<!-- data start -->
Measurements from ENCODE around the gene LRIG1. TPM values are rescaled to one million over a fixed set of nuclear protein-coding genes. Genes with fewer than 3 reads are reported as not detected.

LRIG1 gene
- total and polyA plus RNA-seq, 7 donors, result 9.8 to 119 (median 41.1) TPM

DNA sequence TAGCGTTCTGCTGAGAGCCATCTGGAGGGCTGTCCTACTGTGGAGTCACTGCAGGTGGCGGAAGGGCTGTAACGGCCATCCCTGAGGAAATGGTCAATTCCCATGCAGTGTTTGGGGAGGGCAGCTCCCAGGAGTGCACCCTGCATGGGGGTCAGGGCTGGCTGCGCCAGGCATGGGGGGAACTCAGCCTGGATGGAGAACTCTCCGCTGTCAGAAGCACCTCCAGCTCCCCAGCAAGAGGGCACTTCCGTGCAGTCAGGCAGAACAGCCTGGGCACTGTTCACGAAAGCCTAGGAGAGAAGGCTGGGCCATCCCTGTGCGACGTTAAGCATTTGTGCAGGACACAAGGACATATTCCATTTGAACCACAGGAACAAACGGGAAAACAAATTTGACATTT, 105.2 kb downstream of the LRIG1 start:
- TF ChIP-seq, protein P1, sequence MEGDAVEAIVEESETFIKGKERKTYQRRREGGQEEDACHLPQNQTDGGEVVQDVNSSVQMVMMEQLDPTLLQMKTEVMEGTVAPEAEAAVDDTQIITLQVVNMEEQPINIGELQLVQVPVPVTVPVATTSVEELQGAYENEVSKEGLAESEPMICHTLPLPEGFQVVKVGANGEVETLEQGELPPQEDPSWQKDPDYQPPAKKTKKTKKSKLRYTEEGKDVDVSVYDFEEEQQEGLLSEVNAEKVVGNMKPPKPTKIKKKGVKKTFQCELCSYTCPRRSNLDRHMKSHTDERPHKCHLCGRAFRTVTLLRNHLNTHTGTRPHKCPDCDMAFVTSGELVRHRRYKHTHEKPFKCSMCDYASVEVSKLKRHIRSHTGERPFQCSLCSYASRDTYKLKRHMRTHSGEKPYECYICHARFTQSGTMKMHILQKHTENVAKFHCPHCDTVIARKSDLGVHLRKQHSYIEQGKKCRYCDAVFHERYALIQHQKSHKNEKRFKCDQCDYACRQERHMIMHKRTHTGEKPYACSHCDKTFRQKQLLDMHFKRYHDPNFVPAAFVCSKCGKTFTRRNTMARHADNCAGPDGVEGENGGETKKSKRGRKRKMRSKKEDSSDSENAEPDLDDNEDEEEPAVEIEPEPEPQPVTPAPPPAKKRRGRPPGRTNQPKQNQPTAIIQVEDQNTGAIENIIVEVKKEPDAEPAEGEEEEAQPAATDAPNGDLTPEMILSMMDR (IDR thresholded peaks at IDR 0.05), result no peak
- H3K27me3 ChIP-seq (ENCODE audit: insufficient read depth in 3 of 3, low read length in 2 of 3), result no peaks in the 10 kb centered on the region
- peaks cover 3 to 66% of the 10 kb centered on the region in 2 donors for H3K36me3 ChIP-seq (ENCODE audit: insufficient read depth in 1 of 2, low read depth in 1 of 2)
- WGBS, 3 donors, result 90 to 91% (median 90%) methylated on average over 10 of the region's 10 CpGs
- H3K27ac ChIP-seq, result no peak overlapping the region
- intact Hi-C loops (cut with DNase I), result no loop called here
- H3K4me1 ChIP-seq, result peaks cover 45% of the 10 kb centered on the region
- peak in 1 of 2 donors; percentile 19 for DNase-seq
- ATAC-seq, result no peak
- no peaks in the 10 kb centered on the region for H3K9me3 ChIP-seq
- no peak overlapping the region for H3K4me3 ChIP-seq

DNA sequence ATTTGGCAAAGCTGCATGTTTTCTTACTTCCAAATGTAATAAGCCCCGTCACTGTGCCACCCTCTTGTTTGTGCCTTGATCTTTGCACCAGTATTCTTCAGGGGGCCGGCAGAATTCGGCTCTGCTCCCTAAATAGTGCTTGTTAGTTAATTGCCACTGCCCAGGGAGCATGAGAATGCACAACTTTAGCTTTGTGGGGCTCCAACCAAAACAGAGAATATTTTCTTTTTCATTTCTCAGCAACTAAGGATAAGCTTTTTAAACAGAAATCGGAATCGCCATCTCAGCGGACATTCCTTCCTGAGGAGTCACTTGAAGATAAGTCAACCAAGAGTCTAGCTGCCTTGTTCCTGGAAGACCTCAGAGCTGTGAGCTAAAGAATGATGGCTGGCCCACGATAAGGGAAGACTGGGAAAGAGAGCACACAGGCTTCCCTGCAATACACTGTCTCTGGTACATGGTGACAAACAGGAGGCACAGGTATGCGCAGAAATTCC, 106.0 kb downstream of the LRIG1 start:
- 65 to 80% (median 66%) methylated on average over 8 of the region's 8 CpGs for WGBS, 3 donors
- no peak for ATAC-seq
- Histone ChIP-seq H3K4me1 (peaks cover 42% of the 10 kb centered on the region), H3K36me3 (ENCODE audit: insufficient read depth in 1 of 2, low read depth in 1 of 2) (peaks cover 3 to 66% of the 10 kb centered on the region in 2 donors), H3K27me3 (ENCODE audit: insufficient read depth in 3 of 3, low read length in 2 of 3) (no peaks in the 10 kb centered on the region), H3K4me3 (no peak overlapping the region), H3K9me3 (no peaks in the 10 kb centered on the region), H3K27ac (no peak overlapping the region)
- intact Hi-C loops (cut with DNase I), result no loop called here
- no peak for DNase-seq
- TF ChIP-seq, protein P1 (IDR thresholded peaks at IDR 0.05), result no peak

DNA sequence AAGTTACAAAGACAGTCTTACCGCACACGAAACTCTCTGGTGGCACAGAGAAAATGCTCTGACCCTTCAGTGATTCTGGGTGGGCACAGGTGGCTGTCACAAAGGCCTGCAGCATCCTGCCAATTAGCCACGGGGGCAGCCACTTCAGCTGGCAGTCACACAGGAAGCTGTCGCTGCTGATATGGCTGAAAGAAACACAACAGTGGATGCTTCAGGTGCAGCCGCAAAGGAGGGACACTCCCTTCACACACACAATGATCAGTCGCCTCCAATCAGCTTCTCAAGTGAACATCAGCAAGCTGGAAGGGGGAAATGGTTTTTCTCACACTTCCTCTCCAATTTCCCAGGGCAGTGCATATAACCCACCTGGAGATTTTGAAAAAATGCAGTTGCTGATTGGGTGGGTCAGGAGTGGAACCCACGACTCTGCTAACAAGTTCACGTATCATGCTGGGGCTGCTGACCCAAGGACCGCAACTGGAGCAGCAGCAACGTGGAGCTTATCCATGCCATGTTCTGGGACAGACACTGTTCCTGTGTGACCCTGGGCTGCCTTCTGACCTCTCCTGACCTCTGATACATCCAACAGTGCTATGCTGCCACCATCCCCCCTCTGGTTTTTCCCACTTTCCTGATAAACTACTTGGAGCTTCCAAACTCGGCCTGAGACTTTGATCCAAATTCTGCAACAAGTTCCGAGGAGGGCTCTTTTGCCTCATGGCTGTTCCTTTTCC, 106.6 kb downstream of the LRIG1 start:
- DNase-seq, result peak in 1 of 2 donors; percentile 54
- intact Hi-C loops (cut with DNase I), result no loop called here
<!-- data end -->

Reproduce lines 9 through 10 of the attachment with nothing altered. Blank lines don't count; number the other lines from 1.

- H3K27ac ChIP-seq, result no peak overlapping the region
- intact Hi-C loops (cut with DNase I), result no loop called here